Instructables
Picture of Rain Gutter Garden Planter Troughs
Here's a great way to repurpose those spare bits of rain gutter from that construction site down the street. These trough planters are a great addition to any garden. Here's how I made mine using only the left over materials from other projects.
 
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Step 1: Collect Tools & Materials

Picture of Collect Tools & Materials
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If you have a construction site down the street, it might be a great place to find good materials for a variety of projects. Make sure you get permission from the person in charge before you take anything. In many jurisdictions, even taking things out of the dumpster is technically theft, so don't do that. I was able to get three 8 ft lengths of left-over rain gutter from the new development in my neighborhood.

You will also need sheet metal and rivets or screws. I used the body from an old microwave that I got from freecycle. It's dirty and greasy, but that's perfectly fine with me. These garden planters are going to be outside holding soil anyway. It's not like I'm going to eat off it, per se.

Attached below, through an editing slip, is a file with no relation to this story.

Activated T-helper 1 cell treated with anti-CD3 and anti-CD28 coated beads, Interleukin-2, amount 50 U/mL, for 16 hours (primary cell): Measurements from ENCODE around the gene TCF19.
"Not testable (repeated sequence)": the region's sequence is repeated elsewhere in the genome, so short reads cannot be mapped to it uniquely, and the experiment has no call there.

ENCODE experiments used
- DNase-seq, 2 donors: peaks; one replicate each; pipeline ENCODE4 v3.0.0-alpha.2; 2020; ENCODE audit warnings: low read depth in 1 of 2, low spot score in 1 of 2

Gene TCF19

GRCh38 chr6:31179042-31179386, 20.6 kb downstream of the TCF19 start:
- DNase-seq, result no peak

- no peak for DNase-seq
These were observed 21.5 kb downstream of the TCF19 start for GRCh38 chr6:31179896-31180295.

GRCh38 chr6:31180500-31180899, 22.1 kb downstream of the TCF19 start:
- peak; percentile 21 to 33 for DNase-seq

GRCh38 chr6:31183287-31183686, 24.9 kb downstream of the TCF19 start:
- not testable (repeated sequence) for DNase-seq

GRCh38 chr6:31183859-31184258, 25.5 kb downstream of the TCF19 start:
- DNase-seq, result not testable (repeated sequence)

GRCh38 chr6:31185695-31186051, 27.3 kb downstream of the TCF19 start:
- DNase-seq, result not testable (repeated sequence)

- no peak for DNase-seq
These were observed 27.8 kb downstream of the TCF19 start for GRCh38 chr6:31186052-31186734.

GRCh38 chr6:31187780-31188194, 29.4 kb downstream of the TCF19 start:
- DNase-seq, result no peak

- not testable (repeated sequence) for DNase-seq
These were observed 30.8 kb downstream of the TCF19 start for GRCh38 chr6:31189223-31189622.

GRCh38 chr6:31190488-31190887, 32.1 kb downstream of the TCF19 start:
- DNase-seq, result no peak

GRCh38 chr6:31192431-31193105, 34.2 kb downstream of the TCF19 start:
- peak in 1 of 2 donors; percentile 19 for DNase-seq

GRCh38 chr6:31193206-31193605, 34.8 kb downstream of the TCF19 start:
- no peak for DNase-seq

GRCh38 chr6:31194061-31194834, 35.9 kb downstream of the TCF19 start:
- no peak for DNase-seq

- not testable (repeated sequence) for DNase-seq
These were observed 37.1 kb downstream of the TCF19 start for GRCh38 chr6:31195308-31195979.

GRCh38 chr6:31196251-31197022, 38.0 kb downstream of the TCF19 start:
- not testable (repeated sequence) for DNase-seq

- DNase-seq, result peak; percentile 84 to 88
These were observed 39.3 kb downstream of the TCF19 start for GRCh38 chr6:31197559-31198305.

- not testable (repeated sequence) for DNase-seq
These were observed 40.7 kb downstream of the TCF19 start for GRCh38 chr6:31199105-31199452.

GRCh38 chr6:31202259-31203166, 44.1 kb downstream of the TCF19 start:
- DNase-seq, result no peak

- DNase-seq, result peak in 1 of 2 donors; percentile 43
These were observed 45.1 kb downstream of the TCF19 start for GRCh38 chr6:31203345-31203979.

The rest of the materials really depend on how you are going to mount, hang or attach the planters to a support structure. I used some old bits of cardboard, wood, pvc, conduit clamps to create legs for my three planters.

The tools I used are a hammer, rivet tool and rivets, a drill and various drill bits, C-clamps, an angle grinder with a cutoff wheel, tape and a permanent marker.
kfrohock11 months ago
Hello, these are great but what do you do about drainage and can the drainage of one water the one beneath it?
MossdaleMakerspace (author)  kfrohock11 months ago
That's a great question! As the planters are now, they drain very well because the end caps are not sealed in any particular fashion. If you need the soil to stay wetter longer, I would incorporate vermiculite in the soil and perhaps seal the end-caps with silicone sealant.

Yes, the drainage of one can be fed right into the others beneath it. That's one reason I decided to give each one it's own legs; that way I could position them in any order. One could also use a single trestle stand and hang all three with chain or rope.
Gregbot11 months ago
Excellent! Thanks!